But if one were to really try to destroy Israel, those same ayatollahs would depose him with the same resolution. The Iranian regime needs Israel alive and well! The destruction of Israel would deprive Iran of its very raison d’etre. It needs to fight “enemies” — Israel, USA, whatever. For, why would you need an oppressive regime, if there are no more enemies around?
Despite all its anti-Israeli zeal and “Down with USA” chanting on the streets, successive Iranian governments never refused to cooperate with US anywhere it was useful. Iran received American arms during the Iran-Iraq war, helped Americans clear the Taliban from Afganistan, cooperated in Iraq, and is cooperating now to fight the ISIS. Propaganda and the realpolitik of ayatollahs are two very different things.
Shia Iran is surrounded by Sunni countries that have no admiration for its self-imposed stance of the most Islamic of all Islamic states. Its neighbor Pakistan is an official nuclear country. Yet its missiles are aimed at India…but who knows? And now Iran faces a new threat in the ISIS whose attitude to shia “heretics” is no better than that to Alawites, Jews, Druse, or Syriac Christians.
US General John Allen, charged with US efforts to counter the self-described Islamic State, in a recent interview with Nashville Public Radio, agreed that “Iran is playing a constructive role in the current phase of the international fight against ISIS” sending military advisors and fighters to Iraqi armed forces. There are reports, that even Hezbollah is engaged in fighting ISIS in Syria.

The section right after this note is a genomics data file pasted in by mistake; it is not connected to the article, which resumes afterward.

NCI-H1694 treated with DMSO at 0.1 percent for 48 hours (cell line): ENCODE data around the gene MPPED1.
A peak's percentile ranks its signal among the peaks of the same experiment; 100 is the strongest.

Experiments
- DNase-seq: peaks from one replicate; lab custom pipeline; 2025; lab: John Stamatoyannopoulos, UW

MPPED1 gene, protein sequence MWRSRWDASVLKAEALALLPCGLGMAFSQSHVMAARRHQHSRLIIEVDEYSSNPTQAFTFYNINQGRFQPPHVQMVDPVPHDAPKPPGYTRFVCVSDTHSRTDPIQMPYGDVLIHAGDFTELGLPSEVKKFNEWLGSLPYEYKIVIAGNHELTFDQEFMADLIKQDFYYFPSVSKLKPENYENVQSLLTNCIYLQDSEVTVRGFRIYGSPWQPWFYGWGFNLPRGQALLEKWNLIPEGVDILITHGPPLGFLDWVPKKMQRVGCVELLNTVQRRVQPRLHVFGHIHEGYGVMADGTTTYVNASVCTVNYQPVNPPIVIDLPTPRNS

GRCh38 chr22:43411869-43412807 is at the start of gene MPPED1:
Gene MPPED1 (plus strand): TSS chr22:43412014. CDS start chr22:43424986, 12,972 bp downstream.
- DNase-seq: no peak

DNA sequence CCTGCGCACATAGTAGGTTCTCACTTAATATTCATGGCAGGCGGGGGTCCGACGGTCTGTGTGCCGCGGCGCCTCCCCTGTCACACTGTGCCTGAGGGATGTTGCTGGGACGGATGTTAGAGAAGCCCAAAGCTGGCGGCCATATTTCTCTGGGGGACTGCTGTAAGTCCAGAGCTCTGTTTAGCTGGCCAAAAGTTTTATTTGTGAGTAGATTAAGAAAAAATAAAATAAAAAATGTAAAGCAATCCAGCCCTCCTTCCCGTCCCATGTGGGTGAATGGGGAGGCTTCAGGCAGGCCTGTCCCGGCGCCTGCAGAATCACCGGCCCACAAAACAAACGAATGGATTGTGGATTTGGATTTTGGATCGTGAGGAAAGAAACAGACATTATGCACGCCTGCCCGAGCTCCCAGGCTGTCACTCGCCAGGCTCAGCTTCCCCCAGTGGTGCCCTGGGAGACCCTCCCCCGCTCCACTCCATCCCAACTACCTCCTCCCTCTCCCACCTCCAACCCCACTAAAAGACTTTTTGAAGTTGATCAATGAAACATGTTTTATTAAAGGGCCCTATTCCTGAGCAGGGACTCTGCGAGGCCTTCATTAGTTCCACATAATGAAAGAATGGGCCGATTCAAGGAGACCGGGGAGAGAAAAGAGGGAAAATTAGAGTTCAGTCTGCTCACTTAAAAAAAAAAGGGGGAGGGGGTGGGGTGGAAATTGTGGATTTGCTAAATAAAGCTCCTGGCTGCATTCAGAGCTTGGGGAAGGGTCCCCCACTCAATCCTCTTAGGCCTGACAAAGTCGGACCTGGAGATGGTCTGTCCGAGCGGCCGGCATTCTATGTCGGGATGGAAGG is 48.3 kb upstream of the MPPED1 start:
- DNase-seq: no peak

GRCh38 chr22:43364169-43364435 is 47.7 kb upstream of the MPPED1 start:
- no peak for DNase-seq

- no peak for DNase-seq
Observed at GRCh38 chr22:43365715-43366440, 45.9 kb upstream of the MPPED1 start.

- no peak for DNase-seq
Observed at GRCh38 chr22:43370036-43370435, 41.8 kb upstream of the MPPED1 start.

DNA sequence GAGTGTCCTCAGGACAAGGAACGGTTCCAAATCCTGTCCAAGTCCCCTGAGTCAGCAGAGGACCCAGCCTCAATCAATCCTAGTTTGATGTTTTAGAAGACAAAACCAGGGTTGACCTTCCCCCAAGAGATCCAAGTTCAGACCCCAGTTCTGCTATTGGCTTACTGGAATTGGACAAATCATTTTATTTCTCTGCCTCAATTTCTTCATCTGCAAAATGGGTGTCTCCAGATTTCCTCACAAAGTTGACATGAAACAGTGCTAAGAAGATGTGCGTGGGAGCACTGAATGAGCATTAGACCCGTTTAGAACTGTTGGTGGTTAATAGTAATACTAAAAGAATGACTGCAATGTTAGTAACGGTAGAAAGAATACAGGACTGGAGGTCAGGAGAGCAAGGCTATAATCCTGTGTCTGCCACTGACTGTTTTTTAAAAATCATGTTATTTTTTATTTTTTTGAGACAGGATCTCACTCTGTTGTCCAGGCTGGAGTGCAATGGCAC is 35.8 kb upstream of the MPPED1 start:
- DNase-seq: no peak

Meanwhile, the IDF also got involved in protecting the Druze population of Syrian territories, neighboring Israeli northeast borders. Now, old enemies are in the same trench.
Just as a reminder, Egyptian generals refused even to speak to their Israeli counterparts not very long ago.
Why Love the Iran Deal?
The deal signed in Vienna is good for Israel. It saved Iran’s face, which is important in the East. After three years of talks, no one in the Muslim world has the grounds to accuse Iran of wholesale abandonment of its nuclear program in exchange for oil money to the US devil. It opened a path for Iran to return to International Community and shrug off the cloak of “pariah state.”
Potentially, if continued, the politics of “détente” from the Iranian side can make it another regional leader vis-à-vis salafist Saudi Arabia, with no inclination to recognize Israel and possesses a lot of ambitions, and Turkey, allegedly providing arms, logistical support, and a market to sell stolen oil to ISIS. This makes the ascent of Iran possible, as another power center in the Muslim world, which is already rather fragmented.
Even before the deal, the Iranian nuclear program was not very up-to-date in terms of technology. If revived after 10 years, considering the pace of modern technological development and restrictions imposed by the deal, it will be obsolete right from the start.
All this does not mean that Israel should immediately reverse its stance and rush to embrace the Iran Deal. But efforts to destroy it are not very productive ether — they deprived Israel of opportunities to discuss its problems at the table in Vienna, even through a discreet intermediary. Discretion, and common sense are very much advised.